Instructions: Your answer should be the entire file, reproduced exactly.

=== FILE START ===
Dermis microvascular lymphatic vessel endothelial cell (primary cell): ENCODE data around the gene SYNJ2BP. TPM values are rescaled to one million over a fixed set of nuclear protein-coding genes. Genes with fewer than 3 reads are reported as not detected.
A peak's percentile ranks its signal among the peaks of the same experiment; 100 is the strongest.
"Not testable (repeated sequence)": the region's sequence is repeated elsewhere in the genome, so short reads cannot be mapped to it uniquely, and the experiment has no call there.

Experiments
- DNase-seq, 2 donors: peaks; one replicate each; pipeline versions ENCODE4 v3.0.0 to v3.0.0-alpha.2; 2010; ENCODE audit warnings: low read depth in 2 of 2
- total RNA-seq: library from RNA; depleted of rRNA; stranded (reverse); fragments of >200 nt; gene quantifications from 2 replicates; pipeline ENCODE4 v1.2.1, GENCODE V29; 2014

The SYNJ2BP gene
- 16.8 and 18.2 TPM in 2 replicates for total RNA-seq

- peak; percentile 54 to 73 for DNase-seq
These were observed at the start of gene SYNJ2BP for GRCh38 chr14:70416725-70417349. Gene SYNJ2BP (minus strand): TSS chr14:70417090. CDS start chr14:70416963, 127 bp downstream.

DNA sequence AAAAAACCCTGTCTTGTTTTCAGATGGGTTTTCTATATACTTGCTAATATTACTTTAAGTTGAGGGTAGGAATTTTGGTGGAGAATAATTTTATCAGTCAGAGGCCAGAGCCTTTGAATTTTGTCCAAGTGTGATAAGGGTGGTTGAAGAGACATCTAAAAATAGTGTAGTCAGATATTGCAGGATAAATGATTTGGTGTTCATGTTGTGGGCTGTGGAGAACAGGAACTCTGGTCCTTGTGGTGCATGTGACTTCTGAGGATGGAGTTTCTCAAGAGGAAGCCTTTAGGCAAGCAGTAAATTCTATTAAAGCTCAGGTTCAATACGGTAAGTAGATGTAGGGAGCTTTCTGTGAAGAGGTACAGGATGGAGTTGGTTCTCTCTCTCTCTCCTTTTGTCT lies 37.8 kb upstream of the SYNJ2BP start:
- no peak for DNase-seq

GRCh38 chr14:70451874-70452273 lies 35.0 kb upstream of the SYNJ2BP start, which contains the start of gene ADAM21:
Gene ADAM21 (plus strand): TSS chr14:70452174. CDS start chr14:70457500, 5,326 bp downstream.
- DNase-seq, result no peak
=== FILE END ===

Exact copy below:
Dermis microvascular lymphatic vessel endothelial cell (primary cell): ENCODE data around the gene SYNJ2BP. TPM values are rescaled to one million over a fixed set of nuclear protein-coding genes. Genes with fewer than 3 reads are reported as not detected.
A peak's percentile ranks its signal among the peaks of the same experiment; 100 is the strongest.
"Not testable (repeated sequence)": the region's sequence is repeated elsewhere in the genome, so short reads cannot be mapped to it uniquely, and the experiment has no call there.

Experiments
- DNase-seq, 2 donors: peaks; one replicate each; pipeline versions ENCODE4 v3.0.0 to v3.0.0-alpha.2; 2010; ENCODE audit warnings: low read depth in 2 of 2
- total RNA-seq: library from RNA; depleted of rRNA; stranded (reverse); fragments of >200 nt; gene quantifications from 2 replicates; pipeline ENCODE4 v1.2.1, GENCODE V29; 2014

The SYNJ2BP gene
- 16.8 and 18.2 TPM in 2 replicates for total RNA-seq

- peak; percentile 54 to 73 for DNase-seq
These were observed at the start of gene SYNJ2BP for GRCh38 chr14:70416725-70417349. Gene SYNJ2BP (minus strand): TSS chr14:70417090. CDS start chr14:70416963, 127 bp downstream.

DNA sequence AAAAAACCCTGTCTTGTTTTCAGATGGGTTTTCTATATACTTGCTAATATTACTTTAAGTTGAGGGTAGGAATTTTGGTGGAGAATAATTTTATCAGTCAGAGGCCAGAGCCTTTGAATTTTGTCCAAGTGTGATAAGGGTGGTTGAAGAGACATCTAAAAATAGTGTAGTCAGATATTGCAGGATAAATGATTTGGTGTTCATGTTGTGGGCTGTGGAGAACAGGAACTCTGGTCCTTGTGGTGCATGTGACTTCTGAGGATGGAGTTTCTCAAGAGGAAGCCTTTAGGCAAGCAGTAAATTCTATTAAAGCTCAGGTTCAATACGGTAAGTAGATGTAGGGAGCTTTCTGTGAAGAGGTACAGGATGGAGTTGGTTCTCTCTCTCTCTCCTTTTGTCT lies 37.8 kb upstream of the SYNJ2BP start:
- no peak for DNase-seq

GRCh38 chr14:70451874-70452273 lies 35.0 kb upstream of the SYNJ2BP start, which contains the start of gene ADAM21:
Gene ADAM21 (plus strand): TSS chr14:70452174. CDS start chr14:70457500, 5,326 bp downstream.
- DNase-seq, result no peak